Something To Shake Your Head About


This has been an awful summer to be a Blue Jays fan, and if you can somehow believe it things are getting worse.

Already in dead last place, already performing so far below expectations, and already missing many key players, now comes this: Josh Johnson might miss the rest of the season, and Colby Rasmus is headed to the DL with an oblique injury.  At least Bonifacio is gone!

Just to show how bad things have been, let’s take a look at six shockingly bad stats that show exactly why the Jays are in last.

But I’m a glass half-full kind of guy too!  So I’ll also throw in three stats stats that you can shake your head about in a good way.

The Bad

1 – J.P. Arencibia’s OBP:  .249 

There are 150 players in all of major league baseball who have enough at-bats to qualify for the batting title.  Of those 150, J.P. Arencibia ranks dead last with a .249 OBP, lower than such notable hitters as Matt Dominguez, Darwin Barney, and Jeff Keppinger.

2 – HR by LF: 5

Left field was such a black hole for the Jays last season, as they threw Eric Thames, Travis Snider, and Rajai Davis out there with little to show for it.  The signing of Melky Cabrera was supposed to fill that hole, and fill it with some power.  Instead, with just 5 HR, the Jays LF rank 29th in the majors.  They’re not much better in OPS either, where a .673 mark ranks 27th.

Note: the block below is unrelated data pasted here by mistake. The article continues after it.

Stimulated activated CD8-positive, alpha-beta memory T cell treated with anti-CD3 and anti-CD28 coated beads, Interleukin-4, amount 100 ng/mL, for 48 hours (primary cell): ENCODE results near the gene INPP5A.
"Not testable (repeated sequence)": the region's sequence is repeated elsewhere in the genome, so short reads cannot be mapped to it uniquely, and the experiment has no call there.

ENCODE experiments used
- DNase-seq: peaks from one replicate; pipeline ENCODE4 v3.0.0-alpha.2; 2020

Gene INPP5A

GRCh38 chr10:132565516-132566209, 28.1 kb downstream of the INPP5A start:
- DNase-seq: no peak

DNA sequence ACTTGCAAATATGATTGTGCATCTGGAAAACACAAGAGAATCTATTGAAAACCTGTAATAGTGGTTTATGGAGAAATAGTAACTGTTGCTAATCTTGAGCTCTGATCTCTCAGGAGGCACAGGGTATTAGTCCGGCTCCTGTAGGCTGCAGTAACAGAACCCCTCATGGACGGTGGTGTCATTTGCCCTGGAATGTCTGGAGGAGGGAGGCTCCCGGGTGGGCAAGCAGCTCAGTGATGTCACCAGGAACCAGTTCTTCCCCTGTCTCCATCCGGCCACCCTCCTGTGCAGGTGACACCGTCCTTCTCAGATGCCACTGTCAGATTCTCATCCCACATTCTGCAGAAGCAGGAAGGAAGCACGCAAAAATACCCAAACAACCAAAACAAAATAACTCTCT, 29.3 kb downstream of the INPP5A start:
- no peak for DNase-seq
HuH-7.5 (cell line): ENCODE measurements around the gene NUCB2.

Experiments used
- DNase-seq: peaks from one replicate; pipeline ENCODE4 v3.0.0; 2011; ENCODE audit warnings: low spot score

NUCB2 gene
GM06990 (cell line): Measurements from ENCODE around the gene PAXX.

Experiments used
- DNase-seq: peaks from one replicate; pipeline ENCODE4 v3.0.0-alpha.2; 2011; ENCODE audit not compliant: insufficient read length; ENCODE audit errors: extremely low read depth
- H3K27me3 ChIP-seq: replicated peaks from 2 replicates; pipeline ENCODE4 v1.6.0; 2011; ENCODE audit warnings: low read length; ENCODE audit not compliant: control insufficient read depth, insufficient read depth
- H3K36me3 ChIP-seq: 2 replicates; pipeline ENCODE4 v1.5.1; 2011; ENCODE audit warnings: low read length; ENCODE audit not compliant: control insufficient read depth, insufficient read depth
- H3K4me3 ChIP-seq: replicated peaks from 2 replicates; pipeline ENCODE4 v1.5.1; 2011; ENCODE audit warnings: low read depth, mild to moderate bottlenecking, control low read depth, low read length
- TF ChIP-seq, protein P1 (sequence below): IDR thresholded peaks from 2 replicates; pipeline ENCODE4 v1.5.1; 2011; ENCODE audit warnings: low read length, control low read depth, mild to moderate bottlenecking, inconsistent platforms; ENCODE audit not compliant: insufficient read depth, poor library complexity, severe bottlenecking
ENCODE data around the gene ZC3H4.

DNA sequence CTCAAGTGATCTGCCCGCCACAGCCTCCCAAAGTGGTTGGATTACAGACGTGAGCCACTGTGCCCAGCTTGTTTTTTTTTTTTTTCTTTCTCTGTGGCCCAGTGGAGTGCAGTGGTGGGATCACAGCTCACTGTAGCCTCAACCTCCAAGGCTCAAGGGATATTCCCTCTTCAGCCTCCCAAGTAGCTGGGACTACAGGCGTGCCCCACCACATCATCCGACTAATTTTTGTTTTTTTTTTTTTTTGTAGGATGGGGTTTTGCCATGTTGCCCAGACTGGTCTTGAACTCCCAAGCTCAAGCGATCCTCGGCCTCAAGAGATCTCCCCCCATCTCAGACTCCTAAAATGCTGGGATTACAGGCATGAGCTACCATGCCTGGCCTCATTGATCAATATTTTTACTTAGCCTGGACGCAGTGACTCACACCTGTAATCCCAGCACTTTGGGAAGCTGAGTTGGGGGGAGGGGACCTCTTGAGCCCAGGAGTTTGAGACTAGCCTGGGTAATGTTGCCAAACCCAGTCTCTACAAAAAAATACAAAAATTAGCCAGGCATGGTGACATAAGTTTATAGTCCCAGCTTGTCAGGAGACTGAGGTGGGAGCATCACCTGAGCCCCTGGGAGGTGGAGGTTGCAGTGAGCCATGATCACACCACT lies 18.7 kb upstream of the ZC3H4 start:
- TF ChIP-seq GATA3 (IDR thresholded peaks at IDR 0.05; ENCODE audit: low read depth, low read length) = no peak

3 – ERA by Starting Pitchers: 5.12

The Jays boasted one of the best rotations in baseball on paper in the spring, but man have they fallen on hard times.  The 5.12 ERA by SP’s is good enough to rank dead last in all of baseball, 30th overall, behind even the Twins and Astros.  This with a staff lead by the 2012 NL Cy Young winner! 

4 – IP by Relievers: 420

This goes hand in hand with the above stat.  Because the starters have been so awful, Toronto’s bullpen has been forced to throw the most innings in all of baseball.  With 420 IP, they have tossed 11.1 more than Minnesota, yet somehow, despite the workload, they still rank 11th in ERA.

5 – WAR by 2B: -1.1

The cumulative WAR by the three players who have played the majority of Toronto’s games at second base is a woeful -1.1.  That includes a 0.0 by Emilio Bonifacio (54 games at 2B), -0.9 by Maicer Izturis (52 games), and -0.2 by Mark DeRosa (17 games).  For context, Kelly Johnson, the guy the Jays let go in the offseason, has a WAR of 1.7 with Tampa Bay.

6 – Winning % vs AL East: .367

You have to beat the teams in your own division in order to win your division, and the Jays have not been able to.  Though they have a winning record (7-6) against Baltimore, they have been bad against the other three, including a miserable 1-8 record against the Yankees.

The Good

1 – HR by Bautista and Edwin: 57

As mentioned on this site yesterday, Jose Bautista and Edwin Encarnacion have combined to hit 57 HR, which trails only Baltimore’s Chris Davis and Adam Jones (68) for the most home runs by teammates. 

2 – Colby Rasmus bWAR: 3.8

Rasmus ranks second on the Jays and 31st in all of baseball in Baseball-Reference’s version of the WAR stat with a 3.8 WAR.  Pretty good for a guy who most thought would be gone in favour of Anthony Gose by the summer.

3 – Brett Lawrie’s August OPS: 1.135

It took him a while to heat up, but Lawrie is finally hitting the ball.  His OPS in August is a staggering 1.135 (.444 average, 1 HR, 5 2B), which trails only Miguel Cabrera for the highest among 3B.

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